It's Not A Perfect System, But It's The Only One You've Got

The old trick to gaming a roulette table is to place your bet on red or black, the odds of which are 50/50. Then, if you lose, double your bet in the same direction. If you lose that one, double that bet in the same direction. And so forth...

At 50/50 odds, you are bound to keep winning if this is your strategy, because your bet will turn out to be correct half the time. So, because you're doubling your bet every time, you'll always (eventually) win back what you lost, plus double if you just keep betting.

What this strategy requires is a bank account deep enough to carry the losses, no matter how big they are, and most gamblers don't have that kind of money. Also, casino owners aren't stupid; they're trained to spot this particular strategy, and when they catch you, they'll throw you out of the casino and bar you from playing ever again.

The casino always wins in the long run, and that's what I'm writing about today: house rules.

Know When To Hold 'Em

Politics in every country is like a casino: The only one with pockets deep enough to carry any loss and double down in the same direction is the house; the house always wins; and if you figure out a winning strategy, you can be security is on its way down and they're packing heat. In this Las Vegas analogy, there are two groups left unaccounted for: hookers and drug addicts. The hookers are the dancing girls the casino has tossed aside after getting what they wanted out of them for a few years; the drug addicts are what happens to us when we've been kicked out of every casino for playing a winning hand.

I'm not trying to be cynical, but at the same time, one has to recognize the nature of the world we live in. Each one of us is a tiny gnat in the annuls of the universe - a microscopic blob of ectoplasm with a lifespan so short that the gods don't even take time to laugh at us. Each one of our lives is utterly inconsequential, and yet so significant to us. That explains a lot of what happens in politics.

On some level, we must know how insignificant our lives are, because if we didn't, none of us would fight very hard to achieve anything. That sounds backwards, but it's not. Knowing that we are insignificant, we fight to have one small bit of legacy, something to live beyond our own tiny lifespans, and most of us never really achieve it. So, when one of us happens to come into a pretty decent situation, like an elected office or a directorship in some bureaucracy somewhere, most of us are willing to fight for it, on the off-chance that, somehow, we'll have some plaque hung on the wall somewhere - something that will out-live us a little while, at least until they refurbish the building.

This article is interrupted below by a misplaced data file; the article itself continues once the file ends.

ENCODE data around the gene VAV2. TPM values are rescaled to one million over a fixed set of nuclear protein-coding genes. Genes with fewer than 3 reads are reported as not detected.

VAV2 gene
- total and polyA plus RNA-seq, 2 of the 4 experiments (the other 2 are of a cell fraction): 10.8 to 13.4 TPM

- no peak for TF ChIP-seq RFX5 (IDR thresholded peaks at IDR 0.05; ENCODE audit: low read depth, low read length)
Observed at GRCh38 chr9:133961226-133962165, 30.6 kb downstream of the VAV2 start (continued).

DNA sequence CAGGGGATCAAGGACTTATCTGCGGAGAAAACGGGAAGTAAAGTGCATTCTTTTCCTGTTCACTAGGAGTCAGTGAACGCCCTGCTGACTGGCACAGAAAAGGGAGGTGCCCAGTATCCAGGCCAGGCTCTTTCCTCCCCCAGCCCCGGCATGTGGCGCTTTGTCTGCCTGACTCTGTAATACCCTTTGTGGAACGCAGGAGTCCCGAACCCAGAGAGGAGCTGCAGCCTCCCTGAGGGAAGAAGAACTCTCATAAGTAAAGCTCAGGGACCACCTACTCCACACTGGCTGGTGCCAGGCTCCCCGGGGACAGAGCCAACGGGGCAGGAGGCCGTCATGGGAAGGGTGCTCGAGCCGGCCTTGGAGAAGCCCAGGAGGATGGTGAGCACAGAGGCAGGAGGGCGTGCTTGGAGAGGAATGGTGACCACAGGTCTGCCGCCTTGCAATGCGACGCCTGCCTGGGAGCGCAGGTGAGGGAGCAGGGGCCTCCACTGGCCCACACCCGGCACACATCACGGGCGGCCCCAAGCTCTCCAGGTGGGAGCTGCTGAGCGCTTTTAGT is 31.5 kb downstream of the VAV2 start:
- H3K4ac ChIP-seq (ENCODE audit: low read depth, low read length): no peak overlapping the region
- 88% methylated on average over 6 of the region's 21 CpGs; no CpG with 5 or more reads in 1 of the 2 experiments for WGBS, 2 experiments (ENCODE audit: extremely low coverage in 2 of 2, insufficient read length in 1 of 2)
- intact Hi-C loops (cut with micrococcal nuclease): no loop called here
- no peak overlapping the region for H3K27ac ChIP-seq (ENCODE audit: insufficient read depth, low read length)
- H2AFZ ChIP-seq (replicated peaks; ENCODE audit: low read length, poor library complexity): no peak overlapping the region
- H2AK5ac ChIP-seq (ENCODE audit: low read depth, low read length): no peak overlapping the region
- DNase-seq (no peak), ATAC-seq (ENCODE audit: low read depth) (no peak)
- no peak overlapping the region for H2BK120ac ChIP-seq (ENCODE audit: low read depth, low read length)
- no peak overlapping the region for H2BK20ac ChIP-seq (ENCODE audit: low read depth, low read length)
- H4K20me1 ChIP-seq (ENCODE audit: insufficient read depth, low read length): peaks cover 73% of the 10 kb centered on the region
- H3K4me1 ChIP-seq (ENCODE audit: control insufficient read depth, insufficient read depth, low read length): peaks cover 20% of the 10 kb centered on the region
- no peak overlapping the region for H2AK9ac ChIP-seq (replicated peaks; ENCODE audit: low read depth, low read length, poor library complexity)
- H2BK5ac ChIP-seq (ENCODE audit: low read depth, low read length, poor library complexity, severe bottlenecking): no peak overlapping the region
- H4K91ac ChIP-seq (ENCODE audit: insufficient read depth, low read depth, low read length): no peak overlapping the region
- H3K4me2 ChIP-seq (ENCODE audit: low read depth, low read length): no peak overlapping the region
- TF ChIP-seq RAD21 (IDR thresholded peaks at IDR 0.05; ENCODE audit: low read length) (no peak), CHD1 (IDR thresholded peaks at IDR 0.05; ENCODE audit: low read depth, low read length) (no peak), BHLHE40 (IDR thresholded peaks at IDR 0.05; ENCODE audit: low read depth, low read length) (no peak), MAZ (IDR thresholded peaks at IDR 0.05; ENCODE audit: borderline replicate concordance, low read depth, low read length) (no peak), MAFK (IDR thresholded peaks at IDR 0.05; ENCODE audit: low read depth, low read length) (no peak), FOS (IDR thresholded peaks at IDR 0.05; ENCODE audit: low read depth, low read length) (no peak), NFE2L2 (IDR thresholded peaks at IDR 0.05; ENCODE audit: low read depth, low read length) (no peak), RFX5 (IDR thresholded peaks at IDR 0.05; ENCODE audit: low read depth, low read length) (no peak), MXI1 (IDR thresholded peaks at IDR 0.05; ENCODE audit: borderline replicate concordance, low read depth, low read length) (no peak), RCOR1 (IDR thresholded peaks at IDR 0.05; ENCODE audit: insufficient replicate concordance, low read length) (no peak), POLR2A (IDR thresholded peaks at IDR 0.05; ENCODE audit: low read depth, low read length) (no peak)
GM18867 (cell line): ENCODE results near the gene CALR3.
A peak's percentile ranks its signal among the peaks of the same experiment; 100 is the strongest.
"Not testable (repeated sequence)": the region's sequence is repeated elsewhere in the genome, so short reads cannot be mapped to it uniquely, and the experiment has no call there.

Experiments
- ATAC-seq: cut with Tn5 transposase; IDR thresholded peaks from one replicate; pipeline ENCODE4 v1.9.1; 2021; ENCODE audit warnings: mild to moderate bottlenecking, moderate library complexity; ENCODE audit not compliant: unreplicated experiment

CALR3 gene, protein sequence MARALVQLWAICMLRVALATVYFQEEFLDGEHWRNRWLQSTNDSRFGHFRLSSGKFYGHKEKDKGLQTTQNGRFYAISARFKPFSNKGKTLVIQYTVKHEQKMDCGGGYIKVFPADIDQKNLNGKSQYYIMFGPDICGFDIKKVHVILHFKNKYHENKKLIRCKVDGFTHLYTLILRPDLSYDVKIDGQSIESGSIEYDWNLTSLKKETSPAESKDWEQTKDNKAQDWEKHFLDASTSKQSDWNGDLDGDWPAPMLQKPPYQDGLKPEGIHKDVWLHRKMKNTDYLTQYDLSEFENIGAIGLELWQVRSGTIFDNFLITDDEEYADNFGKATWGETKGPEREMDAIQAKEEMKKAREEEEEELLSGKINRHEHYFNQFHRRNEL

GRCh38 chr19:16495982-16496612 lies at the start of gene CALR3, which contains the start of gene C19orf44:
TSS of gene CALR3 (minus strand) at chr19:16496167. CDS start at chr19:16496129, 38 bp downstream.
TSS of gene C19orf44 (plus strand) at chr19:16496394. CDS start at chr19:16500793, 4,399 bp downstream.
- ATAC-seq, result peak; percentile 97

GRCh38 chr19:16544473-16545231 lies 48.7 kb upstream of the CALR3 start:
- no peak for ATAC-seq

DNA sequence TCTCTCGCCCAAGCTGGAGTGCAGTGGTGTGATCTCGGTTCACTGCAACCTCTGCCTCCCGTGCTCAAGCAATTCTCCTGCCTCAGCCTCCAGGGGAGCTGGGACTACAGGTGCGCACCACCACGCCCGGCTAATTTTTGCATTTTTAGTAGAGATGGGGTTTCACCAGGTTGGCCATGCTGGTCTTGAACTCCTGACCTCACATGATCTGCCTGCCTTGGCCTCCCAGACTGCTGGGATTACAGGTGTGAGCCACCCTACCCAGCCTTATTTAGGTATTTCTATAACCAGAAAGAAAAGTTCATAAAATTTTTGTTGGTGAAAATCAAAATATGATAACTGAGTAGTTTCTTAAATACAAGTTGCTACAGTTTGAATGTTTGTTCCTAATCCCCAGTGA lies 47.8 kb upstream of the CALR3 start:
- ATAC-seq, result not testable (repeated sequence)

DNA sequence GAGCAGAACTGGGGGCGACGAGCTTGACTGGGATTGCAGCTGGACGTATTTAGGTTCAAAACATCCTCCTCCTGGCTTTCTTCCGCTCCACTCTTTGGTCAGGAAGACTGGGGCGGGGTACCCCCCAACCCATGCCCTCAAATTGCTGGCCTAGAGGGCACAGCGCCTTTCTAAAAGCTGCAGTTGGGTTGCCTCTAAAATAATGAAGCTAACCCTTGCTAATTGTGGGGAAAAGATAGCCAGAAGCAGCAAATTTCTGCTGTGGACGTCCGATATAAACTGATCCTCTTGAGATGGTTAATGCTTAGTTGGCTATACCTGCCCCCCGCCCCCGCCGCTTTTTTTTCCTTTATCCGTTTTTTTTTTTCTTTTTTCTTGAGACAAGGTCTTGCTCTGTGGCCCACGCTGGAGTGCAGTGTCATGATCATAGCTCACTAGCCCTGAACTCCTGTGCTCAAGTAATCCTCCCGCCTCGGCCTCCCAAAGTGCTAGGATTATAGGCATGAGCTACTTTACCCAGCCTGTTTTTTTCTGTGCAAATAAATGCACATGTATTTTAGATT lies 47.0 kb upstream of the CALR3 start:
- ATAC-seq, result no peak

So now we have means: the political system. And, we have motive: legacy. Now all we need is opportunity.

Know When To Fold 'Em

The opportunities usually come in small and petty ways. 

We've all seen the people working the counter at the DMV. Their souls have been ground down to the nub, they have no control over their own lives. All they have is a computer screen, a little web cam, and the authority to withhold your license for anything their direct supervisors can verify with a form in triplicate. If they don't fancy anything other than the keeping of their jobs then a slight delay in your paperwork is the only way these sad sacks have to tell the universe, "I mattered!" If they're ambitious, though, they'll search the minutiae in your file for something that requires a more obscure form. A few dozen of these per week, and they'll be fast-tracked to supervisor. So if you have to keep going back to the DMV every day for a week or two just because one of these rock stars is trying to make manager, that's a small price for them to pay for their legacy. Get it? They care about you, but they also want existential significance, and one can hardly blame them.